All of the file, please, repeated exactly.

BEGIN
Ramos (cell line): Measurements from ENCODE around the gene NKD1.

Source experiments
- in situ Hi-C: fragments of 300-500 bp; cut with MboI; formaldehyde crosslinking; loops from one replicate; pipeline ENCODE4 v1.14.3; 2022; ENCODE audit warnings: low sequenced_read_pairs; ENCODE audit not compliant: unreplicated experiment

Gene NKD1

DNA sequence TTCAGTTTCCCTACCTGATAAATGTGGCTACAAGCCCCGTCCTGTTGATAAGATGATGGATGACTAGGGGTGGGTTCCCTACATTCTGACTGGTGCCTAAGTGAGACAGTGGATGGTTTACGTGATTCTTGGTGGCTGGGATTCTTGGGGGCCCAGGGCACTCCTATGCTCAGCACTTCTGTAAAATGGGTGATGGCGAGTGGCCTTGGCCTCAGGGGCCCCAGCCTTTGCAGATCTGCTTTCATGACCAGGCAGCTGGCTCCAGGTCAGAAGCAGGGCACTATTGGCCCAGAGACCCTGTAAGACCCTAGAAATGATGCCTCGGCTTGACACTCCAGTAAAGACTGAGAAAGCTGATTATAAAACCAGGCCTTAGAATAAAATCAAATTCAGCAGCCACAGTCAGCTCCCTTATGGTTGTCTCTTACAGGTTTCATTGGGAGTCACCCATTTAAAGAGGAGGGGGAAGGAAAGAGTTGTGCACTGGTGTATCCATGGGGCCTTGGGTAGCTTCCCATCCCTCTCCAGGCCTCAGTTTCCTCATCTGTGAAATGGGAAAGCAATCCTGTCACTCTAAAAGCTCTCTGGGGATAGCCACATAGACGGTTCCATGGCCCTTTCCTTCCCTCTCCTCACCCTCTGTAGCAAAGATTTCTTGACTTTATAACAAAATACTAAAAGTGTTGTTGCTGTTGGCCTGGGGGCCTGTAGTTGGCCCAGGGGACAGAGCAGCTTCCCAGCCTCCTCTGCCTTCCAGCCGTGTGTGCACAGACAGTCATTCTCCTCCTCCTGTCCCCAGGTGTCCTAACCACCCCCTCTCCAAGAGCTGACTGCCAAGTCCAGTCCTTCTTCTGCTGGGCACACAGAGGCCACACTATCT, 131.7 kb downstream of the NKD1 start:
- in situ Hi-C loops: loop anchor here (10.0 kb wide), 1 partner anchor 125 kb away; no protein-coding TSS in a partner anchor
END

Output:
Ramos (cell line): Measurements from ENCODE around the gene NKD1.

Source experiments
- in situ Hi-C: fragments of 300-500 bp; cut with MboI; formaldehyde crosslinking; loops from one replicate; pipeline ENCODE4 v1.14.3; 2022; ENCODE audit warnings: low sequenced_read_pairs; ENCODE audit not compliant: unreplicated experiment

Gene NKD1

DNA sequence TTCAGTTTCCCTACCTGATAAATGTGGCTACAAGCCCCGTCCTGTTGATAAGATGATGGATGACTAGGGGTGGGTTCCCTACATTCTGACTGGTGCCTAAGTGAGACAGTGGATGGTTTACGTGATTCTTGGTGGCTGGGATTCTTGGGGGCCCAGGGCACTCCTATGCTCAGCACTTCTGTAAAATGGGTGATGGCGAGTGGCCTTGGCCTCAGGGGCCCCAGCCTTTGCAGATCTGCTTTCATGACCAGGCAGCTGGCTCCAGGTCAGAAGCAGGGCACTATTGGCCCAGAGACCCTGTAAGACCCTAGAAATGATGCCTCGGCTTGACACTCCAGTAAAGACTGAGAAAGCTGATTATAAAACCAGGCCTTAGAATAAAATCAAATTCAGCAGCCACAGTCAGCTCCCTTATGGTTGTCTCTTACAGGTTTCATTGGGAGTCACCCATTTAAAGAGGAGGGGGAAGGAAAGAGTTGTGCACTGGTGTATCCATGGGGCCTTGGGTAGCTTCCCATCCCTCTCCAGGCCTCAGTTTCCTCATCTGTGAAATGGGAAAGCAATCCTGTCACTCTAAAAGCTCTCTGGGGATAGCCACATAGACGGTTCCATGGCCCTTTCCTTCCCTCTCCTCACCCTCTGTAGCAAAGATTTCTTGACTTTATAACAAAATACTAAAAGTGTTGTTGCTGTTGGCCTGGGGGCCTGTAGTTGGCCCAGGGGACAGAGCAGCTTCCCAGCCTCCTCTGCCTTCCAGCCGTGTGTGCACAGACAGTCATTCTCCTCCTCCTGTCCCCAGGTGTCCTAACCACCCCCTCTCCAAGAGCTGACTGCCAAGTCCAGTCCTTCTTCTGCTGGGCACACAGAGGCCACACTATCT, 131.7 kb downstream of the NKD1 start:
- in situ Hi-C loops: loop anchor here (10.0 kb wide), 1 partner anchor 125 kb away; no protein-coding TSS in a partner anchor